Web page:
Back-to-work scheme ruled lawful by High Court
A graduate has lost her legal challenge to a government scheme which she says forces people to work without pay.
Cait Reilly, a University of Birmingham geology graduate, had argued that making her work unpaid at a Poundland store for two weeks or risk losing her benefits was a breach of human rights.
The scheme was ruled lawful by the High Court, but letters setting out possible sanctions should be clearer, it said.
The government said its letters were clear and would contest that finding.
Miss Reilly's fellow claimant, unemployed heavy goods vehicle driver Jamie Wilson, was told that his Jobseeker's Allowance would be stopped after he refused to take part in the Community Action Programme, which his lawyers said would have involved him working unpaid for 30 hours per week for six months.
Lawyers representing the pair were trying to get their back-to-work schemes declared unlawful under article four of the European Convention on Human Rights, which prohibits both forced labour and slavery.
The judge, Mr Justice Foskett, however, said this was "a long way from contemporary thinking".
The Department for Work and Pensions (DWP) said the comparison with slave labour was "ridiculous".
This ruling won't end the controversy surrounding the government's schemes which aim to prepare people for the world of work.
The Caitlin Reilly case highlighted the compulsory nature of some schemes and led opponents to characterise them as unpaid forced labour.
The concerns were shared by several firms, including Burger King, Waterstones and Maplins, who withdrew from the main work experience scheme altogether. In the end, the government bowed to pressure and made the scheme voluntary from March.
Controversy has also surrounded the government's main programme for getting the long-term unemployed back into work.
The Work Programme was launched over a year ago; the first results from the scheme are expected in the autumn.
But one of the main providers of the programme, A4e, is currently the subject of a police investigation into allegations of fraud related to government schemes. In May, the government ended a contract with the welfare-to-work company.
"Thousands of young people across the country are taking part in our schemes and gaining the vital skills and experience needed to help them enter the world of work - it is making a real difference to people's lives.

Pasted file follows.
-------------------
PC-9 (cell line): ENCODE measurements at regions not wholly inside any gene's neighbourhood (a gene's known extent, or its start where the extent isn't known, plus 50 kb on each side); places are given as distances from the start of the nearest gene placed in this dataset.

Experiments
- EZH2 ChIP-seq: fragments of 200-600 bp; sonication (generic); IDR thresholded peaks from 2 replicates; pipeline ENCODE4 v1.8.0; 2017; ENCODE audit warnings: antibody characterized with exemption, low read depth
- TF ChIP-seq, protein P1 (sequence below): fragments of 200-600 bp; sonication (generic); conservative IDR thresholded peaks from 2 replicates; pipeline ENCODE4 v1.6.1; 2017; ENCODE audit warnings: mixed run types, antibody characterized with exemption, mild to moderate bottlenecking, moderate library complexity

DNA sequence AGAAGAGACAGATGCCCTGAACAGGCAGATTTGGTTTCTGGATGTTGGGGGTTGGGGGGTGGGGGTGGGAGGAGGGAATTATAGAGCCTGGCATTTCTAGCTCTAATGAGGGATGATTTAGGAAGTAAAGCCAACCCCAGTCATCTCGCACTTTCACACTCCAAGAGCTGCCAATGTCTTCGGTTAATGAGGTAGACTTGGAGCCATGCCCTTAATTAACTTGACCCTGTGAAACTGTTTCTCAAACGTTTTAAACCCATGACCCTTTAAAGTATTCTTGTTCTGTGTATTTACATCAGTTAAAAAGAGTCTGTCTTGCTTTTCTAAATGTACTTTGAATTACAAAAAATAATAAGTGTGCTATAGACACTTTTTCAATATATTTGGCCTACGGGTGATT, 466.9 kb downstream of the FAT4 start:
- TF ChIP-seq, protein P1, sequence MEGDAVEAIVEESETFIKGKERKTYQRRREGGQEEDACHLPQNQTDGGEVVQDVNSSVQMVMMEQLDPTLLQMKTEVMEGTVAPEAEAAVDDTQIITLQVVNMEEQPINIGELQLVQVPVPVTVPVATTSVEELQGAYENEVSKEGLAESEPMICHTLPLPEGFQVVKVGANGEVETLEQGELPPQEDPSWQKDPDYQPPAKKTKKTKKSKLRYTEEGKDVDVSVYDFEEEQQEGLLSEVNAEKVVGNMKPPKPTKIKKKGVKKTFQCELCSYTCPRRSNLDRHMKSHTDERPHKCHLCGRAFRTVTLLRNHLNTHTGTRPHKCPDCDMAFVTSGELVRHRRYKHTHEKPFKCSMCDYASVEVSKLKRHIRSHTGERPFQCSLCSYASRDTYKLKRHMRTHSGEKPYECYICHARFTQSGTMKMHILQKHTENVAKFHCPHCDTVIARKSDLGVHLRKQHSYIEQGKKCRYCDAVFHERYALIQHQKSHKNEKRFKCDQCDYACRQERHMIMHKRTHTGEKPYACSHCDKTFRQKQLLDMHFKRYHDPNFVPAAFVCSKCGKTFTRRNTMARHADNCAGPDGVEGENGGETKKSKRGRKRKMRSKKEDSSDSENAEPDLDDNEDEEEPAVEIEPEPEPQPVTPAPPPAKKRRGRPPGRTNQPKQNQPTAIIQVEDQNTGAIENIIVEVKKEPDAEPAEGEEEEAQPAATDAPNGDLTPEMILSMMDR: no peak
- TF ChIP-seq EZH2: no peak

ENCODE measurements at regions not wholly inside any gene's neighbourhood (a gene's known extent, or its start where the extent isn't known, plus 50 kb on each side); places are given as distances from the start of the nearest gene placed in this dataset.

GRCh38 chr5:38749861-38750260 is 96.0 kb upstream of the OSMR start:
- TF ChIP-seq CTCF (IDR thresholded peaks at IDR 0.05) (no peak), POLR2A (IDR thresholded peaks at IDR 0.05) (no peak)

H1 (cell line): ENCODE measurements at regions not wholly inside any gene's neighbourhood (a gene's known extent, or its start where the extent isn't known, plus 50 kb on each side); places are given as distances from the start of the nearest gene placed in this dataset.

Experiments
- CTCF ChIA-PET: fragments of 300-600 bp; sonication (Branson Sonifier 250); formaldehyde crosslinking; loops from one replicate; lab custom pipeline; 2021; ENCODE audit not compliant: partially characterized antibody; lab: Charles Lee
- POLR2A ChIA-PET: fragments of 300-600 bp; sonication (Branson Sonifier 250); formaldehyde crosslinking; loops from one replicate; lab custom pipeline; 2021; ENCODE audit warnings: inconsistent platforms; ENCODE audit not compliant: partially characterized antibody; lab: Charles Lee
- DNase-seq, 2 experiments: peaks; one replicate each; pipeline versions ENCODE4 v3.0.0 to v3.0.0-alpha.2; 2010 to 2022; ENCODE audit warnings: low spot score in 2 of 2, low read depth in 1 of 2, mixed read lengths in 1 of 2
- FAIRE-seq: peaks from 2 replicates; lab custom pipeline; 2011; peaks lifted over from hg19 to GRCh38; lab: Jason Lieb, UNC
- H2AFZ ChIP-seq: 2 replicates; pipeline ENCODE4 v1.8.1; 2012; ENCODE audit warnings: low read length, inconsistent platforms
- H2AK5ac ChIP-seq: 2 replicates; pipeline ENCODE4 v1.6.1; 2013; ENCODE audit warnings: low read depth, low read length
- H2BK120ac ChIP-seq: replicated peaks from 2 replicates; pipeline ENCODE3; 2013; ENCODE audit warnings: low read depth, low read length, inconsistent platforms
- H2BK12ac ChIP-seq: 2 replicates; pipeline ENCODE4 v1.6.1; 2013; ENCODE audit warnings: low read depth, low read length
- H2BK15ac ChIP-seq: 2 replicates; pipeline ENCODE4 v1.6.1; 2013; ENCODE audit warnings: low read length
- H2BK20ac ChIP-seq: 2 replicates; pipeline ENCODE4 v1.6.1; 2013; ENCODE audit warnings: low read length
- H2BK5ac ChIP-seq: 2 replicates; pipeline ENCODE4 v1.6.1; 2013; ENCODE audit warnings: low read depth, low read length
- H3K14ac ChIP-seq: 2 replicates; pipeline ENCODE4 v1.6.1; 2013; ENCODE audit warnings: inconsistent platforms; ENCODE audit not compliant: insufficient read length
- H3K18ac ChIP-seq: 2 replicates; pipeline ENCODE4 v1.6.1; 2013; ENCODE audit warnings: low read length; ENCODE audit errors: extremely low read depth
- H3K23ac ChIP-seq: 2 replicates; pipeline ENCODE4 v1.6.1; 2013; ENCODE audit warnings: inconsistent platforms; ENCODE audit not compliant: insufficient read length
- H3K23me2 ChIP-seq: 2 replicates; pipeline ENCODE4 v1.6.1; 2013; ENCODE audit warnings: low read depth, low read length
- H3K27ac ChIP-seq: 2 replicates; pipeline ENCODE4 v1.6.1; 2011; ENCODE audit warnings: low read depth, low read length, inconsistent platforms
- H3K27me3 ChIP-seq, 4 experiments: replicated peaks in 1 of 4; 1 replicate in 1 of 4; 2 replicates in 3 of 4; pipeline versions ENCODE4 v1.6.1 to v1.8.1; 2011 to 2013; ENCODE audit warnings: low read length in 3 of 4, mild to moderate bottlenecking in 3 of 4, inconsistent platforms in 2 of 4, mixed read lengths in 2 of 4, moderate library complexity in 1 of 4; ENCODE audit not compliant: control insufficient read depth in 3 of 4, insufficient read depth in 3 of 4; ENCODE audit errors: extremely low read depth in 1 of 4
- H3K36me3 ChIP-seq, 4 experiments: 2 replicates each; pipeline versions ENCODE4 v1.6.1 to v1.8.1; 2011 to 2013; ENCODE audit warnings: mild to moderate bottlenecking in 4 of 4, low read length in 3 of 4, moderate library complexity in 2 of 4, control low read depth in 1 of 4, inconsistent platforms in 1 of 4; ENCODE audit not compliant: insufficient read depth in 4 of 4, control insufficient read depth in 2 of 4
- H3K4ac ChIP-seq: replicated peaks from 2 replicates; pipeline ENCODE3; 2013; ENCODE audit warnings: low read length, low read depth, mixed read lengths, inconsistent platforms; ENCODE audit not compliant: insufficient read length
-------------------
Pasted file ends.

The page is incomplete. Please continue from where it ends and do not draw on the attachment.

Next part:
"Those who oppose this process are actually opposed to hard work and they are harming the life chances of unemployed young people who are trying to get on," a DWP spokesperson said.Mistakes made
In addition, Mr Justice Foskett said mistakes had been made in both their cases. But neither scheme breached the convention and the errors did not invalidate the Jobseeker's Allowance regulations.
Miss Reilly had been misinformed about the Work Academy Scheme, so she did not realise that it was not mandatory.
For his part, Mr Wilson, who was on the Community Action Programme, had not been given proper notice of the scheme, the judge said.
His legal representatives, Public Interest Lawyers, claimed this could have "far-reaching consequences" for the thousands of people who had had their benefits stopped or suspended for failing to take part in back-to-work schemes.
"Today's decision should mean that many of those subjected to benefit sanctions will be entitled to reimbursement by the Department for Work and Pensions," said Tessa Gregory of Public Interest Lawyers.
The government said it did not expect to make any payments to those who had lost benefits.
Mr Wilson was sent a letter explaining that "he could lose up to 26 weeks of benefit" if he did not comply.
This failed to make clear that the sanctions were graduated, the judge said, starting with a loss of two weeks' benefits for a first misdemeanour.
The DWP said it had revised the wording of its standard letters, but maintained that they had previously been clear and concise.